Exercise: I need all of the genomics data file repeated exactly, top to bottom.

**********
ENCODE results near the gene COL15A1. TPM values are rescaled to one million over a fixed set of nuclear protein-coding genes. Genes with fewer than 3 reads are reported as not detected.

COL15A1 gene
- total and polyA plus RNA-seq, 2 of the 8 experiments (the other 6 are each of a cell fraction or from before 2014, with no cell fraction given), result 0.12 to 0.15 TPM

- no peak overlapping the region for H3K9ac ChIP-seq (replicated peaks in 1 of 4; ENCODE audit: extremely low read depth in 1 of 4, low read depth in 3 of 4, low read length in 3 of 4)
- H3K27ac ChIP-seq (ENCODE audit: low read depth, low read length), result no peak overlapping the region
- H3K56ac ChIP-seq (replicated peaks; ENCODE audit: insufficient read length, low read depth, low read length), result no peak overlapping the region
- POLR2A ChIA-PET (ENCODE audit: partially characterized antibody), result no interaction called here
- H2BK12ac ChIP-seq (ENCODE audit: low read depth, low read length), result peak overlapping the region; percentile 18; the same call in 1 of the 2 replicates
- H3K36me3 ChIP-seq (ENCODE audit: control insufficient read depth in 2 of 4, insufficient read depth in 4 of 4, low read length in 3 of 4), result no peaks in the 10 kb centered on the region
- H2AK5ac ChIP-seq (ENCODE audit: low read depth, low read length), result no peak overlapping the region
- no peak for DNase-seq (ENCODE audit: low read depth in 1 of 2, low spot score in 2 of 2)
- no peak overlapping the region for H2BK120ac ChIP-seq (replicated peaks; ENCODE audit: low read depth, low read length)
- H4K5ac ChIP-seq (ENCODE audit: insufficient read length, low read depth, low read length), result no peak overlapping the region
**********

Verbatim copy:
ENCODE results near the gene COL15A1. TPM values are rescaled to one million over a fixed set of nuclear protein-coding genes. Genes with fewer than 3 reads are reported as not detected.

COL15A1 gene
- total and polyA plus RNA-seq, 2 of the 8 experiments (the other 6 are each of a cell fraction or from before 2014, with no cell fraction given), result 0.12 to 0.15 TPM

- no peak overlapping the region for H3K9ac ChIP-seq (replicated peaks in 1 of 4; ENCODE audit: extremely low read depth in 1 of 4, low read depth in 3 of 4, low read length in 3 of 4)
- H3K27ac ChIP-seq (ENCODE audit: low read depth, low read length), result no peak overlapping the region
- H3K56ac ChIP-seq (replicated peaks; ENCODE audit: insufficient read length, low read depth, low read length), result no peak overlapping the region
- POLR2A ChIA-PET (ENCODE audit: partially characterized antibody), result no interaction called here
- H2BK12ac ChIP-seq (ENCODE audit: low read depth, low read length), result peak overlapping the region; percentile 18; the same call in 1 of the 2 replicates
- H3K36me3 ChIP-seq (ENCODE audit: control insufficient read depth in 2 of 4, insufficient read depth in 4 of 4, low read length in 3 of 4), result no peaks in the 10 kb centered on the region
- H2AK5ac ChIP-seq (ENCODE audit: low read depth, low read length), result no peak overlapping the region
- no peak for DNase-seq (ENCODE audit: low read depth in 1 of 2, low spot score in 2 of 2)
- no peak overlapping the region for H2BK120ac ChIP-seq (replicated peaks; ENCODE audit: low read depth, low read length)
- H4K5ac ChIP-seq (ENCODE audit: insufficient read length, low read depth, low read length), result no peak overlapping the region